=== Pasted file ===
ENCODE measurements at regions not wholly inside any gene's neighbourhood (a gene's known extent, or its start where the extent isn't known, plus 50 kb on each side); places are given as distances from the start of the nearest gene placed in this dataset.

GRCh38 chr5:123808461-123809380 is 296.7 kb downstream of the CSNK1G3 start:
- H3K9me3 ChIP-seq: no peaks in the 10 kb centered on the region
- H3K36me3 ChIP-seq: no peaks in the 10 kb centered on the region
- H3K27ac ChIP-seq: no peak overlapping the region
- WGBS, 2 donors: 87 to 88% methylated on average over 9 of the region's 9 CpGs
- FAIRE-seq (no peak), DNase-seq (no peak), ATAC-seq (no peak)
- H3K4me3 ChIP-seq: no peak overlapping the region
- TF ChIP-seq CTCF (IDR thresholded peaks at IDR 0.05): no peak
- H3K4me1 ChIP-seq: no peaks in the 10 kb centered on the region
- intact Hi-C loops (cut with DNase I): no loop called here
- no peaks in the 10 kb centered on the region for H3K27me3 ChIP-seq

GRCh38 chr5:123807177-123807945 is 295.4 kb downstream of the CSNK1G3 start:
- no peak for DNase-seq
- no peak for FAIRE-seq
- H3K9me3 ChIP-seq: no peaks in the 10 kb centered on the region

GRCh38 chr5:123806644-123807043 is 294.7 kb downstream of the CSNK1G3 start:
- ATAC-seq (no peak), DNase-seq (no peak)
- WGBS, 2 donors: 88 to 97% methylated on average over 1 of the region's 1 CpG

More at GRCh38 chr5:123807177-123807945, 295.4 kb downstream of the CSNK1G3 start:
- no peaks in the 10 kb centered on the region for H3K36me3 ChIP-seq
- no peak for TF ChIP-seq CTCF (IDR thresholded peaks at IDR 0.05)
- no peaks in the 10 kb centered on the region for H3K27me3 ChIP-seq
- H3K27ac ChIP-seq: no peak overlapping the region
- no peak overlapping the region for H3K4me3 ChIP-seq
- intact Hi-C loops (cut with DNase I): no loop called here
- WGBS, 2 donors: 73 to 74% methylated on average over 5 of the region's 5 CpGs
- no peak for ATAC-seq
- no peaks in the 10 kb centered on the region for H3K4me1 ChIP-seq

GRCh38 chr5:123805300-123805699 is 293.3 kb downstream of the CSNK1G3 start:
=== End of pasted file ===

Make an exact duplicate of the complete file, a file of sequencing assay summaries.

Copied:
ENCODE measurements at regions not wholly inside any gene's neighbourhood (a gene's known extent, or its start where the extent isn't known, plus 50 kb on each side); places are given as distances from the start of the nearest gene placed in this dataset.

GRCh38 chr5:123808461-123809380 is 296.7 kb downstream of the CSNK1G3 start:
- H3K9me3 ChIP-seq: no peaks in the 10 kb centered on the region
- H3K36me3 ChIP-seq: no peaks in the 10 kb centered on the region
- H3K27ac ChIP-seq: no peak overlapping the region
- WGBS, 2 donors: 87 to 88% methylated on average over 9 of the region's 9 CpGs
- FAIRE-seq (no peak), DNase-seq (no peak), ATAC-seq (no peak)
- H3K4me3 ChIP-seq: no peak overlapping the region
- TF ChIP-seq CTCF (IDR thresholded peaks at IDR 0.05): no peak
- H3K4me1 ChIP-seq: no peaks in the 10 kb centered on the region
- intact Hi-C loops (cut with DNase I): no loop called here
- no peaks in the 10 kb centered on the region for H3K27me3 ChIP-seq

GRCh38 chr5:123807177-123807945 is 295.4 kb downstream of the CSNK1G3 start:
- no peak for DNase-seq
- no peak for FAIRE-seq
- H3K9me3 ChIP-seq: no peaks in the 10 kb centered on the region

GRCh38 chr5:123806644-123807043 is 294.7 kb downstream of the CSNK1G3 start:
- ATAC-seq (no peak), DNase-seq (no peak)
- WGBS, 2 donors: 88 to 97% methylated on average over 1 of the region's 1 CpG

More at GRCh38 chr5:123807177-123807945, 295.4 kb downstream of the CSNK1G3 start:
- no peaks in the 10 kb centered on the region for H3K36me3 ChIP-seq
- no peak for TF ChIP-seq CTCF (IDR thresholded peaks at IDR 0.05)
- no peaks in the 10 kb centered on the region for H3K27me3 ChIP-seq
- H3K27ac ChIP-seq: no peak overlapping the region
- no peak overlapping the region for H3K4me3 ChIP-seq
- intact Hi-C loops (cut with DNase I): no loop called here
- WGBS, 2 donors: 73 to 74% methylated on average over 5 of the region's 5 CpGs
- no peak for ATAC-seq
- no peaks in the 10 kb centered on the region for H3K4me1 ChIP-seq

GRCh38 chr5:123805300-123805699 is 293.3 kb downstream of the CSNK1G3 start: